The Law

Trade Secret Violations Leave Insurer Paying for the Defense

After hiring a competitor's former employee, one company faced a litany of legal charges and a claim denial from its insurer.
By: | July 30, 2018 • 2 min read

When Bernadette Ruby left her employer, Extended Stay America Inc. and ESA Management, for a job at WoodSpring Hotels, she did not know the legal hubbub she’d bring with her.

ESA sued Ruby, WoodSpring and Michael Docteroff, claiming “Ruby, with the help of ESA’s IT consultant Docteroff, allegedly obtained and distributed confidential and competitively sensitive ESA-electronically stored information, including an ‘ESA Sales Spreadsheet,’ to WoodSpring’s sales team.”

This data, ESA claimed, held extensive customer and market-specific information that could give WoodSpring an unfair competitive edge over ESA. The suit listed 11 specific counts of action against the defendants, including violations of various trade secrets acts. One count specifically alleged Docteroff’s violation of the federal Computer Fraud and Abuse Act (CFAA).

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WoodSpring held a D&O insurance policy through National Union Fire Insurance Co. When the ESA suit was brought against WoodSpring, the hotel turned to National Union to defend litigation under the D&O policy, which had a $10 million limit and a $50,000 self-insured retention.

Multiple accusations against an insured can make defense dicey, especially if one accusation is covered and another is not. Be certain to detail coverage exclusions to avoid loopholes in court.

National Union denied the claim, stating that the counts of sharing trade secrets against WoodSpring were excluded in its D&O policy. It did state, however, that it would advance Ruby’s defense costs subject to a reservation of rights.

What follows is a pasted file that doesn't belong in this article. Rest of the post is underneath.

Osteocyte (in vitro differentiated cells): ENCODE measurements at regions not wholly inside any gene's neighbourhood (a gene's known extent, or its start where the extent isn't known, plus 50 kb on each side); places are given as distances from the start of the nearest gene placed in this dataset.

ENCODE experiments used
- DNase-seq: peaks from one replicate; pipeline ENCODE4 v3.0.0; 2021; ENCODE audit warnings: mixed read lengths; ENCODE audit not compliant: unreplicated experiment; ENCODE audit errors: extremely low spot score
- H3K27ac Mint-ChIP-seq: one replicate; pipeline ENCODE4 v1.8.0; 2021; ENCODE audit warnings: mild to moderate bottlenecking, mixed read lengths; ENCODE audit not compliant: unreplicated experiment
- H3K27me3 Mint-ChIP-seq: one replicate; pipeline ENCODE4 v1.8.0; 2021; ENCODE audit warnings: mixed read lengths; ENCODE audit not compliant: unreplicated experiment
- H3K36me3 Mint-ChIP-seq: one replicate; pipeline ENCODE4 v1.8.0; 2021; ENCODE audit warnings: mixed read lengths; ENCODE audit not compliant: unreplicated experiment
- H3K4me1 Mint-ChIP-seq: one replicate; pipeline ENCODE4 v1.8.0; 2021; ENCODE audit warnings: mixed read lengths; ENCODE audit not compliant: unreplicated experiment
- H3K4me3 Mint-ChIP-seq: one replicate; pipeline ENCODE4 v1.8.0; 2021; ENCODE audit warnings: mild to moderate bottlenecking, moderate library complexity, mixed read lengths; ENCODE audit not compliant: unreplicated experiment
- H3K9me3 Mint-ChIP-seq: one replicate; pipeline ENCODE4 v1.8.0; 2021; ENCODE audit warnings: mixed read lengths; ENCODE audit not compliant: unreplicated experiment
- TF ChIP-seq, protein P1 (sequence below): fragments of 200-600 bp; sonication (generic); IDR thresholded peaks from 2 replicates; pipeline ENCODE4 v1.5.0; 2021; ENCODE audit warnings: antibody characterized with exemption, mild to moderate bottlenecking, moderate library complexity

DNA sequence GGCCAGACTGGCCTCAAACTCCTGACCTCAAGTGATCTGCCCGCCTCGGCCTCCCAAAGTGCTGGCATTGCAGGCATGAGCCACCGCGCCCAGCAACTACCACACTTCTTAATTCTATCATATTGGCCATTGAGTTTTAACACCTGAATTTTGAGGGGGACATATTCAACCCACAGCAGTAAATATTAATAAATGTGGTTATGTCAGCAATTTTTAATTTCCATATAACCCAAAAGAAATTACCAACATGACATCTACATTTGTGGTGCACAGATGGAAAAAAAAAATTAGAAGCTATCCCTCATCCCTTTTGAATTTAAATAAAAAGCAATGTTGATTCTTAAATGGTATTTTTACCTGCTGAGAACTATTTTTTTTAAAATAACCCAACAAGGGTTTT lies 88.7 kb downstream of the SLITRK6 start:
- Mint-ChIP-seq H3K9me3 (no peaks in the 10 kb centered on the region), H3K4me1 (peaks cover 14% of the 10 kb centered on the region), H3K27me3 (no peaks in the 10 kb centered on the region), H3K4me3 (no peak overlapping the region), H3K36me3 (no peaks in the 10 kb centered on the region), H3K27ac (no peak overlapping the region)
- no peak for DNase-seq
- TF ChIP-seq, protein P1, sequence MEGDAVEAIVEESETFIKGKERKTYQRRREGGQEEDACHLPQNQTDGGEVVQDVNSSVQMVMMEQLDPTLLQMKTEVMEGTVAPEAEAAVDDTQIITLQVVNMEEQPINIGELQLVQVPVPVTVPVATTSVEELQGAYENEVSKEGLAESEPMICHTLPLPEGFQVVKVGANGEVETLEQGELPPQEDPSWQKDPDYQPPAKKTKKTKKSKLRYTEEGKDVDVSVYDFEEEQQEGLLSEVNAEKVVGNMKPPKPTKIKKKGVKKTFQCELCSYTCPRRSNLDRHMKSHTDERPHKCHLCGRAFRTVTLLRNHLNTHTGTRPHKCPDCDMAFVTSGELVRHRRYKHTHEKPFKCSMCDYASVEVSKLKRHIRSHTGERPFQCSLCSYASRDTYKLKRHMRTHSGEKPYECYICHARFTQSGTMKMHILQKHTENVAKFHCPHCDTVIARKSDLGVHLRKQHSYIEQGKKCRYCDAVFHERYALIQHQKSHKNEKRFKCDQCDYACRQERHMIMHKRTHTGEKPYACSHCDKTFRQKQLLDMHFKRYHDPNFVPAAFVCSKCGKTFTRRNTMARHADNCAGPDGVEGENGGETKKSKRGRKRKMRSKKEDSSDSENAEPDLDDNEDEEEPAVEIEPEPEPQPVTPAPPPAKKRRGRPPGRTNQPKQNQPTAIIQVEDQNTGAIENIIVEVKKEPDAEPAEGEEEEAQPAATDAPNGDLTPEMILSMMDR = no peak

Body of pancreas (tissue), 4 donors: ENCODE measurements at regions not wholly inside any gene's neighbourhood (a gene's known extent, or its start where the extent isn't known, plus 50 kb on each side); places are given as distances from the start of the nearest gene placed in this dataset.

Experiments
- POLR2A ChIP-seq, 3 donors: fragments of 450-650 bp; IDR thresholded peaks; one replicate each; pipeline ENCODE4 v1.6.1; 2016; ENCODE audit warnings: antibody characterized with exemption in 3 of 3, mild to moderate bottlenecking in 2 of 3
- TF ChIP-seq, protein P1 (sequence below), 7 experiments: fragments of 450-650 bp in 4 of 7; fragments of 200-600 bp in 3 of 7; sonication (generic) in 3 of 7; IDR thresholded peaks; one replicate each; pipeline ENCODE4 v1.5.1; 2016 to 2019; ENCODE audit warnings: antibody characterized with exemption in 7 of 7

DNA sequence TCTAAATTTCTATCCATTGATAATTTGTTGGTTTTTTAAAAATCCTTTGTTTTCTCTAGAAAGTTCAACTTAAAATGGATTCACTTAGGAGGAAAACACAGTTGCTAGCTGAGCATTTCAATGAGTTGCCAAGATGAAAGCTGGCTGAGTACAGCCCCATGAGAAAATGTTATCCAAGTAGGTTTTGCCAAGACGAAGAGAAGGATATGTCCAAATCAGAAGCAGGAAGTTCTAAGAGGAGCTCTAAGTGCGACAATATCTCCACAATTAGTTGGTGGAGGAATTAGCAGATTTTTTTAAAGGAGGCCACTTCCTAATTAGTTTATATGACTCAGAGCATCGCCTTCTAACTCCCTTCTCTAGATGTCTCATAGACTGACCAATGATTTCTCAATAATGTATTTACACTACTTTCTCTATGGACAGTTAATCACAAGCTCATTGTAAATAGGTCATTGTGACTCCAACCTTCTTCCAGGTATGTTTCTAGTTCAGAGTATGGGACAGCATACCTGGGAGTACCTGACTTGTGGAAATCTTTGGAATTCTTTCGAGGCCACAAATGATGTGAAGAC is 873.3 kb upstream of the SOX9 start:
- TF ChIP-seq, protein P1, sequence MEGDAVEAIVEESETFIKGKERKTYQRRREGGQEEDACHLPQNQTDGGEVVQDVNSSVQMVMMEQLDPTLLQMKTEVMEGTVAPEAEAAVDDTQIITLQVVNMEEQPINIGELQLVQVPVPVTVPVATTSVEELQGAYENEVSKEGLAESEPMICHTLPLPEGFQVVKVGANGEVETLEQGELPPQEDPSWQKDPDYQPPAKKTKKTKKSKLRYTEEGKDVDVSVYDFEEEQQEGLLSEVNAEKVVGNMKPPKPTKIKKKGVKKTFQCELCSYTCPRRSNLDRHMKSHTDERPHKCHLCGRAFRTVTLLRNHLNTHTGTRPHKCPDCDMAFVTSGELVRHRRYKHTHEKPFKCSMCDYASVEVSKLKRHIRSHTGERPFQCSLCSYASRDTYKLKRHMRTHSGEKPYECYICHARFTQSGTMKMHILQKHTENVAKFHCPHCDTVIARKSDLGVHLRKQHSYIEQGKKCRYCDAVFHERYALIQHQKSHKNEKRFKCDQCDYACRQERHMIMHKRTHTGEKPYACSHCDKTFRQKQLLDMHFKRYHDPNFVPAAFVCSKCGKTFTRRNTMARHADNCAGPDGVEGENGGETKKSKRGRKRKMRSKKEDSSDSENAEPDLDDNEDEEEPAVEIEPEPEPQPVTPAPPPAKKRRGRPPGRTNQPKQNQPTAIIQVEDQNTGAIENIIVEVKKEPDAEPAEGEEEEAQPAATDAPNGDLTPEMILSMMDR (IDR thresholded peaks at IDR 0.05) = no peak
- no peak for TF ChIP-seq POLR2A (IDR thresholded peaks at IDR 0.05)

Meanwhile, mediation on the underlying suit was reached, and WoodSpring settled in the amount of $1,160,000. Ruby would have to pay ESA $40,000.

WoodSpring filed a complaint against National Union, stating the insurer had a duty to pay defense costs for claims against both the hotel and Ruby. The ESA complaint, said WoodSpring, did not specify or explicitly refer to any trade secrets in the CFAA count, which made the supposed exclusions to the policy irrelevant.

When the court reviewed the wording of the exclusion on trade secret coverage, it sided with WoodSpring.

Scorecard: The court ruled National Union has a duty to defend both Bernadette Ruby and WoodSpring in the underlying ESA action.

Takeaway: Multiple accusations against an insured can make defense dicey, especially if one accusation is covered and another is not. Be certain to detail coverage exclusions to avoid loopholes in court. &

Autumn Heisler is the digital producer and a staff writer at Risk & Insurance®. She can be reached at [email protected]

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The R&I Editorial Team can be reached at [email protected]